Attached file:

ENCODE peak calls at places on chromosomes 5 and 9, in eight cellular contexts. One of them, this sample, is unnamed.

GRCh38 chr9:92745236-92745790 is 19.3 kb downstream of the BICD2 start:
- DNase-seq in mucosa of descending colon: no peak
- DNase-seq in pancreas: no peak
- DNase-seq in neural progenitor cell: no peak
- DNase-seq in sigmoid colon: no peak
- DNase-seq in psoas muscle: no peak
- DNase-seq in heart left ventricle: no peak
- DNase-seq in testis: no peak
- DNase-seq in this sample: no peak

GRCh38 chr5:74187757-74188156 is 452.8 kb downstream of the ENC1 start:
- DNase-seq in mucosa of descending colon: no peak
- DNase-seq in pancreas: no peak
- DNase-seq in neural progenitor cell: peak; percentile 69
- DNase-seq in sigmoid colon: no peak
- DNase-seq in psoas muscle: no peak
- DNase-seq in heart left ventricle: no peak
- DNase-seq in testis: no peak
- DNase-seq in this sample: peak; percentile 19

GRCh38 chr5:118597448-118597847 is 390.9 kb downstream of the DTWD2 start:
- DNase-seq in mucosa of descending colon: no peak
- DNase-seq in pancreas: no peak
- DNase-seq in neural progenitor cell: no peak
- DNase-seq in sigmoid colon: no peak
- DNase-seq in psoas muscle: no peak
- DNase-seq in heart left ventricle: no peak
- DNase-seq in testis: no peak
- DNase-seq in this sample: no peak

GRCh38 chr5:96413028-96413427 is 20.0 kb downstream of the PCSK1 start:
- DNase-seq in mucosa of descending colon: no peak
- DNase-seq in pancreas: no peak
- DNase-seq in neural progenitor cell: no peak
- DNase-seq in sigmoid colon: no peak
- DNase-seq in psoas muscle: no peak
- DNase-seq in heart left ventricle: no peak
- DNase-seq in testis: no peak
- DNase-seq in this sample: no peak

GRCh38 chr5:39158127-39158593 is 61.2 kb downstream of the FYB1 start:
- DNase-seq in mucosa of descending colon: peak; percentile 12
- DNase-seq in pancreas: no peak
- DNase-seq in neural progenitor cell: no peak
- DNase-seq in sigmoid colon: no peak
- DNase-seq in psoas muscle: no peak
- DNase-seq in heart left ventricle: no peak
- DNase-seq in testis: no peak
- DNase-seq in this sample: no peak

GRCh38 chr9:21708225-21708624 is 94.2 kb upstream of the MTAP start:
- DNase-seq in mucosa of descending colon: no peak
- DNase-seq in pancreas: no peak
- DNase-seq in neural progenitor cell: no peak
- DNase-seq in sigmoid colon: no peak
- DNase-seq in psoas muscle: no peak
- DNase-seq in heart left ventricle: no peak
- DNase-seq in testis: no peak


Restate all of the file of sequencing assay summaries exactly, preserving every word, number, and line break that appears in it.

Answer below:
ENCODE peak calls at places on chromosomes 5 and 9, in eight cellular contexts. One of them, this sample, is unnamed.

GRCh38 chr9:92745236-92745790 is 19.3 kb downstream of the BICD2 start:
- DNase-seq in mucosa of descending colon: no peak
- DNase-seq in pancreas: no peak
- DNase-seq in neural progenitor cell: no peak
- DNase-seq in sigmoid colon: no peak
- DNase-seq in psoas muscle: no peak
- DNase-seq in heart left ventricle: no peak
- DNase-seq in testis: no peak
- DNase-seq in this sample: no peak

GRCh38 chr5:74187757-74188156 is 452.8 kb downstream of the ENC1 start:
- DNase-seq in mucosa of descending colon: no peak
- DNase-seq in pancreas: no peak
- DNase-seq in neural progenitor cell: peak; percentile 69
- DNase-seq in sigmoid colon: no peak
- DNase-seq in psoas muscle: no peak
- DNase-seq in heart left ventricle: no peak
- DNase-seq in testis: no peak
- DNase-seq in this sample: peak; percentile 19

GRCh38 chr5:118597448-118597847 is 390.9 kb downstream of the DTWD2 start:
- DNase-seq in mucosa of descending colon: no peak
- DNase-seq in pancreas: no peak
- DNase-seq in neural progenitor cell: no peak
- DNase-seq in sigmoid colon: no peak
- DNase-seq in psoas muscle: no peak
- DNase-seq in heart left ventricle: no peak
- DNase-seq in testis: no peak
- DNase-seq in this sample: no peak

GRCh38 chr5:96413028-96413427 is 20.0 kb downstream of the PCSK1 start:
- DNase-seq in mucosa of descending colon: no peak
- DNase-seq in pancreas: no peak
- DNase-seq in neural progenitor cell: no peak
- DNase-seq in sigmoid colon: no peak
- DNase-seq in psoas muscle: no peak
- DNase-seq in heart left ventricle: no peak
- DNase-seq in testis: no peak
- DNase-seq in this sample: no peak

GRCh38 chr5:39158127-39158593 is 61.2 kb downstream of the FYB1 start:
- DNase-seq in mucosa of descending colon: peak; percentile 12
- DNase-seq in pancreas: no peak
- DNase-seq in neural progenitor cell: no peak
- DNase-seq in sigmoid colon: no peak
- DNase-seq in psoas muscle: no peak
- DNase-seq in heart left ventricle: no peak
- DNase-seq in testis: no peak
- DNase-seq in this sample: no peak

GRCh38 chr9:21708225-21708624 is 94.2 kb upstream of the MTAP start:
- DNase-seq in mucosa of descending colon: no peak
- DNase-seq in pancreas: no peak
- DNase-seq in neural progenitor cell: no peak
- DNase-seq in sigmoid colon: no peak
- DNase-seq in psoas muscle: no peak
- DNase-seq in heart left ventricle: no peak
- DNase-seq in testis: no peak